Uber is seeking an 18-month permit to operate in London as the company battles the city’s transport regulator to keep offering rides, according to a person familiar with the talks.
The suggestion dates back to April, when Uber was giving evidence to London’s Westminster Magistrates’ court, and no formal application has been made, said the person, who asked not to be named because the discussions are private. The company posited that a licence of such length would be appropriate to let the business show it was making positive changes in the city, the person said.
Last year Transport for London (TfL) banned the company from operating in the city, citing safety concerns, but allowed it to continue operating during an appeal. The company is preparing for a court battle with TfL over the decision, due to begin June 25.
A spokesperson for Uber in London declined to comment. Talk radio LBC first reported the news on Thursday, without saying where it got the information.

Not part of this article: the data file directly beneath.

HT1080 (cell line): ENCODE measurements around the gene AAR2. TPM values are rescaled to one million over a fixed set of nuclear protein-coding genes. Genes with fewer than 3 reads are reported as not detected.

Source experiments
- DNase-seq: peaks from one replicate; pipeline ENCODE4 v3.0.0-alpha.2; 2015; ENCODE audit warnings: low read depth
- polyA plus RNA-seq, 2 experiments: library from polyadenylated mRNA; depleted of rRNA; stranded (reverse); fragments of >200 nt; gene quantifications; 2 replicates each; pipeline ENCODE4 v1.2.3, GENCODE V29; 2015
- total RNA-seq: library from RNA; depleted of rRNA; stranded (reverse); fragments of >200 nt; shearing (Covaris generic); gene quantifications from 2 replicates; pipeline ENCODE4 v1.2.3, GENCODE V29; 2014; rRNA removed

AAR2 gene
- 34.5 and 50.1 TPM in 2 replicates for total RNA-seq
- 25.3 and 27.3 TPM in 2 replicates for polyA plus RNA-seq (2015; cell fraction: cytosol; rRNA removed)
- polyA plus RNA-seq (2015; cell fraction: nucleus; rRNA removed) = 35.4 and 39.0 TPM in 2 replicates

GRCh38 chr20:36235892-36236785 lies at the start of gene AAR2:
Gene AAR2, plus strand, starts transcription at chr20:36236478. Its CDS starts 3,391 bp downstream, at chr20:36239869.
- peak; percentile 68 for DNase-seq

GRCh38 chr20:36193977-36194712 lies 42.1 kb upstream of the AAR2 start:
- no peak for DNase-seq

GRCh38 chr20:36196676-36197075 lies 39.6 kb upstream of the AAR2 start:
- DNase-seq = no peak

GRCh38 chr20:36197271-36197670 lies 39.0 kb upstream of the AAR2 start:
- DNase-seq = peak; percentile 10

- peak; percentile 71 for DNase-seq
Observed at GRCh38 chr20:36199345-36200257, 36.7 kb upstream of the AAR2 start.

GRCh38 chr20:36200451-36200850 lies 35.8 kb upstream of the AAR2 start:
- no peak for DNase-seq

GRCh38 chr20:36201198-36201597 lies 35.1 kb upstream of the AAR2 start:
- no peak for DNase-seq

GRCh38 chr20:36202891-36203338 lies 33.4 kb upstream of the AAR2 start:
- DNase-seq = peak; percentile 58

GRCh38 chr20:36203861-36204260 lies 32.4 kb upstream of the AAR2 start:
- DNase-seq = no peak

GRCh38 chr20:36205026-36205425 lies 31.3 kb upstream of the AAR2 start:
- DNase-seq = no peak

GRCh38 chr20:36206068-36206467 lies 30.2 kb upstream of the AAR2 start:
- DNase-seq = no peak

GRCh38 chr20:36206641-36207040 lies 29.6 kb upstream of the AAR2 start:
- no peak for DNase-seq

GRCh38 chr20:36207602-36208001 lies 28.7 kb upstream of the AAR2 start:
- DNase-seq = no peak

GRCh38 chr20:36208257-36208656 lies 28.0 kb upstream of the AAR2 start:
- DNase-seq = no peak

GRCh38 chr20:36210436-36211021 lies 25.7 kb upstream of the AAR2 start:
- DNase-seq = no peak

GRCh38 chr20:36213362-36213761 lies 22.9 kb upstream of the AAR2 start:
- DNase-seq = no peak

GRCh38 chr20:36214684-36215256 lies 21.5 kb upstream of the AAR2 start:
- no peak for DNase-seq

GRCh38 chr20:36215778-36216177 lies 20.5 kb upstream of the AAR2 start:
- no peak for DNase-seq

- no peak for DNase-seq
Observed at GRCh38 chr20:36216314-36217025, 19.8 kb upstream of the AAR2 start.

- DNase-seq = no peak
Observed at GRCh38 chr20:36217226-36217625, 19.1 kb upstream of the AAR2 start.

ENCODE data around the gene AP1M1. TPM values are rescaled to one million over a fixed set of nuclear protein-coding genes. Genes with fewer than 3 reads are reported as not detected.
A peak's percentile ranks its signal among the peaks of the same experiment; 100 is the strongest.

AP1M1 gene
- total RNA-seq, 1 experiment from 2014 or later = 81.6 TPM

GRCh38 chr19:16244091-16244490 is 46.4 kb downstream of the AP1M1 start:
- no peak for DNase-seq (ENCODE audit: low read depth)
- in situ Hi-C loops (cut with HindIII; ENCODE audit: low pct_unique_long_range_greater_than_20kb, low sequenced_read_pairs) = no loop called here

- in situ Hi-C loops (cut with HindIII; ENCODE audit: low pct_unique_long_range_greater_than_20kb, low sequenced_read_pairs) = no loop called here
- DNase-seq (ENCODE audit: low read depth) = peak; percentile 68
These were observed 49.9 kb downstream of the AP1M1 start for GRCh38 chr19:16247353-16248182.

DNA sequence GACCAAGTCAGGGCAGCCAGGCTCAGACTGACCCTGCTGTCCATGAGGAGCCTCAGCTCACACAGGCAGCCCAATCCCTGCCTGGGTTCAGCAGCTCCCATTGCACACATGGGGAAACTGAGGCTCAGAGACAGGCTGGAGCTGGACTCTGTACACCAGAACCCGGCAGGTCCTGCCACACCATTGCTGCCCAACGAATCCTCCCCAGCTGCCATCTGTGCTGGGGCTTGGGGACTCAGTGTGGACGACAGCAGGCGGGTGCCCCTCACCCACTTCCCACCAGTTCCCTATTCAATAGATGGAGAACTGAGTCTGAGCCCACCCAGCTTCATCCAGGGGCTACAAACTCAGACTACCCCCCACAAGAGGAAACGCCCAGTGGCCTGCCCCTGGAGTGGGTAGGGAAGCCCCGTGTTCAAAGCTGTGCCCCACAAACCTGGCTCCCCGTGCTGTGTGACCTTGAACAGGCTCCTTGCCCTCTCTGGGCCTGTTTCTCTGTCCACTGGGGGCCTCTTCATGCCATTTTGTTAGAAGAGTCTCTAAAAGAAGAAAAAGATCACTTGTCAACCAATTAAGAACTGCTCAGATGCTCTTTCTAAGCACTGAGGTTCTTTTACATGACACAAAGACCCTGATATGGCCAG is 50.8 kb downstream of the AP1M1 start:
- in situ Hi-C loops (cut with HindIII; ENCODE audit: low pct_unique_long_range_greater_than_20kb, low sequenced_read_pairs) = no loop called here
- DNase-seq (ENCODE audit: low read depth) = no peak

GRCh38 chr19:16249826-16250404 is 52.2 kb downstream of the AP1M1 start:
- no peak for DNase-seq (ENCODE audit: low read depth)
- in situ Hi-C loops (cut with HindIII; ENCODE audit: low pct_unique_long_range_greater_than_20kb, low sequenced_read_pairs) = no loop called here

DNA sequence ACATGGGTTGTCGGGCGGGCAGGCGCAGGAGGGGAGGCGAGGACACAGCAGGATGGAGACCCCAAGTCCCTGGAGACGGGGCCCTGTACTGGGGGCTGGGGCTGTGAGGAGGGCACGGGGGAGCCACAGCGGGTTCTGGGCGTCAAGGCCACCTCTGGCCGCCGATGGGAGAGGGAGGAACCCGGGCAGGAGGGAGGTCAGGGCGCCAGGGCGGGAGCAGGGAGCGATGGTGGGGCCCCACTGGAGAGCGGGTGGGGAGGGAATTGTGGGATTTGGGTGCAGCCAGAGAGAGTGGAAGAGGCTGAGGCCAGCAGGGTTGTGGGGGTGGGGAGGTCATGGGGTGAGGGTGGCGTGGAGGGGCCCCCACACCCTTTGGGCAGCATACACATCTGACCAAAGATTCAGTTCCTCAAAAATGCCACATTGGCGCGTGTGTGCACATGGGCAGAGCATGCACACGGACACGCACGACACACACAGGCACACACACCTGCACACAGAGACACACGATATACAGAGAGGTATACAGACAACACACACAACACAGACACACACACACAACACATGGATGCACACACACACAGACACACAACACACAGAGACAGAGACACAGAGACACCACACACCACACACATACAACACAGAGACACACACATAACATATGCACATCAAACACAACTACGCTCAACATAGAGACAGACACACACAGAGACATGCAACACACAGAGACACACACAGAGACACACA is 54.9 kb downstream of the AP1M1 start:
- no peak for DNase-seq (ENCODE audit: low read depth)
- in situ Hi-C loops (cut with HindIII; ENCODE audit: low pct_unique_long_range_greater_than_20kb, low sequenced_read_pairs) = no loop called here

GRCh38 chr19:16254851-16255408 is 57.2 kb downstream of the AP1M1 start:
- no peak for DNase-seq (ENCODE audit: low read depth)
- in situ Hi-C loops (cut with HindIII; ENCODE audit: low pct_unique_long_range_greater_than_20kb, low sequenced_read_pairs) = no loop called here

Uber has been making numerous efforts to appease regulators and regional critics. It created 24-hour telephone support hotlines, promised better contact with police, and pledged to report any "serious incidents" that occurred during a passenger’s journey, as well as to share drivers’ licence details with riders.
It also began imposing limits on the number of hours workers could log before being required to take a break.
Following the April court hearing in London, a lawyer for Uber said the transport authority’s list of concerns with the company had more than halved to 11 from 25 after it committed to governance changes and apologised for setting up hostile software.
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